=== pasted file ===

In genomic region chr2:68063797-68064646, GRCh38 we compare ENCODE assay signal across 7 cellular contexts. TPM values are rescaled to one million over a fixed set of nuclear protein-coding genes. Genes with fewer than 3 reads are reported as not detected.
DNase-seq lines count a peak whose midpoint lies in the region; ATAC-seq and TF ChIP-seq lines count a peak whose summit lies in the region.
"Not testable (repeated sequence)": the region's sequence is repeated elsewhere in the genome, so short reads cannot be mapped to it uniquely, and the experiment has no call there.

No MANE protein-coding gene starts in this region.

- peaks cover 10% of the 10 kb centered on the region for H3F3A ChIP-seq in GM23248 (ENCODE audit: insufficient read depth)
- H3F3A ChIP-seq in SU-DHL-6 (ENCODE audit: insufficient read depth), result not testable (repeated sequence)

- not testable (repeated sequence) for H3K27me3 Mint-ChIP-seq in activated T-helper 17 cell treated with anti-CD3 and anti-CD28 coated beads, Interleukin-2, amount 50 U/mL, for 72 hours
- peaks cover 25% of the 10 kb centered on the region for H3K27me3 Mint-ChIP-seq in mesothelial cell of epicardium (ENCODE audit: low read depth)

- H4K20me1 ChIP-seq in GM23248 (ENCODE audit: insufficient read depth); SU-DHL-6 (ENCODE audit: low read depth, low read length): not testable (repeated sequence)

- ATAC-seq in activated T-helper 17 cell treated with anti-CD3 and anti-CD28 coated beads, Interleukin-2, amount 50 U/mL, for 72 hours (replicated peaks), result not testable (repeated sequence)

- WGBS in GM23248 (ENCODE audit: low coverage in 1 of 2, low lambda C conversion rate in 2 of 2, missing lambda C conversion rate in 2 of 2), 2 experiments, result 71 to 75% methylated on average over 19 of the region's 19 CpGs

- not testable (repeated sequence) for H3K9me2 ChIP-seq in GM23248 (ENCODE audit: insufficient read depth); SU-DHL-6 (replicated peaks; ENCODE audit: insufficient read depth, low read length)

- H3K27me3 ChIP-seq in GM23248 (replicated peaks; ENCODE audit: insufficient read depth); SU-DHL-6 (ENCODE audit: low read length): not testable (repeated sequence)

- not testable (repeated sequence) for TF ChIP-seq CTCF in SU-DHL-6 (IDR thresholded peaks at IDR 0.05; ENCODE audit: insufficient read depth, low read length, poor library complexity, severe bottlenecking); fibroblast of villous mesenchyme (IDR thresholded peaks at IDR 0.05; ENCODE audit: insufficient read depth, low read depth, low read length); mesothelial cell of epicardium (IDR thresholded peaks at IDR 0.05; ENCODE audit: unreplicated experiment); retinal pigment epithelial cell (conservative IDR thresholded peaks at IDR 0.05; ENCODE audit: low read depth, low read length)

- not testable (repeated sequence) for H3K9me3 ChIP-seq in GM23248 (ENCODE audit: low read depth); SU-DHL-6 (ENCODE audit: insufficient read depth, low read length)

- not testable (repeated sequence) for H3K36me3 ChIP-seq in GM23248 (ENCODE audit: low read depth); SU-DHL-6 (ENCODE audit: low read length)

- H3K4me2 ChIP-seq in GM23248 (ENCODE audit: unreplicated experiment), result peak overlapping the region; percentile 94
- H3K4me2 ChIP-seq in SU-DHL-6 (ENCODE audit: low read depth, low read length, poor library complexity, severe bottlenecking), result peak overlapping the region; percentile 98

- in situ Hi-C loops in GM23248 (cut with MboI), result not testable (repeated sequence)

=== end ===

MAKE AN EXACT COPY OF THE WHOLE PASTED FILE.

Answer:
In genomic region chr2:68063797-68064646, GRCh38 we compare ENCODE assay signal across 7 cellular contexts. TPM values are rescaled to one million over a fixed set of nuclear protein-coding genes. Genes with fewer than 3 reads are reported as not detected.
DNase-seq lines count a peak whose midpoint lies in the region; ATAC-seq and TF ChIP-seq lines count a peak whose summit lies in the region.
"Not testable (repeated sequence)": the region's sequence is repeated elsewhere in the genome, so short reads cannot be mapped to it uniquely, and the experiment has no call there.

No MANE protein-coding gene starts in this region.

- peaks cover 10% of the 10 kb centered on the region for H3F3A ChIP-seq in GM23248 (ENCODE audit: insufficient read depth)
- H3F3A ChIP-seq in SU-DHL-6 (ENCODE audit: insufficient read depth), result not testable (repeated sequence)

- not testable (repeated sequence) for H3K27me3 Mint-ChIP-seq in activated T-helper 17 cell treated with anti-CD3 and anti-CD28 coated beads, Interleukin-2, amount 50 U/mL, for 72 hours
- peaks cover 25% of the 10 kb centered on the region for H3K27me3 Mint-ChIP-seq in mesothelial cell of epicardium (ENCODE audit: low read depth)

- H4K20me1 ChIP-seq in GM23248 (ENCODE audit: insufficient read depth); SU-DHL-6 (ENCODE audit: low read depth, low read length): not testable (repeated sequence)

- ATAC-seq in activated T-helper 17 cell treated with anti-CD3 and anti-CD28 coated beads, Interleukin-2, amount 50 U/mL, for 72 hours (replicated peaks), result not testable (repeated sequence)

- WGBS in GM23248 (ENCODE audit: low coverage in 1 of 2, low lambda C conversion rate in 2 of 2, missing lambda C conversion rate in 2 of 2), 2 experiments, result 71 to 75% methylated on average over 19 of the region's 19 CpGs

- not testable (repeated sequence) for H3K9me2 ChIP-seq in GM23248 (ENCODE audit: insufficient read depth); SU-DHL-6 (replicated peaks; ENCODE audit: insufficient read depth, low read length)

- H3K27me3 ChIP-seq in GM23248 (replicated peaks; ENCODE audit: insufficient read depth); SU-DHL-6 (ENCODE audit: low read length): not testable (repeated sequence)

- not testable (repeated sequence) for TF ChIP-seq CTCF in SU-DHL-6 (IDR thresholded peaks at IDR 0.05; ENCODE audit: insufficient read depth, low read length, poor library complexity, severe bottlenecking); fibroblast of villous mesenchyme (IDR thresholded peaks at IDR 0.05; ENCODE audit: insufficient read depth, low read depth, low read length); mesothelial cell of epicardium (IDR thresholded peaks at IDR 0.05; ENCODE audit: unreplicated experiment); retinal pigment epithelial cell (conservative IDR thresholded peaks at IDR 0.05; ENCODE audit: low read depth, low read length)

- not testable (repeated sequence) for H3K9me3 ChIP-seq in GM23248 (ENCODE audit: low read depth); SU-DHL-6 (ENCODE audit: insufficient read depth, low read length)

- not testable (repeated sequence) for H3K36me3 ChIP-seq in GM23248 (ENCODE audit: low read depth); SU-DHL-6 (ENCODE audit: low read length)

- H3K4me2 ChIP-seq in GM23248 (ENCODE audit: unreplicated experiment), result peak overlapping the region; percentile 94
- H3K4me2 ChIP-seq in SU-DHL-6 (ENCODE audit: low read depth, low read length, poor library complexity, severe bottlenecking), result peak overlapping the region; percentile 98

- in situ Hi-C loops in GM23248 (cut with MboI), result not testable (repeated sequence)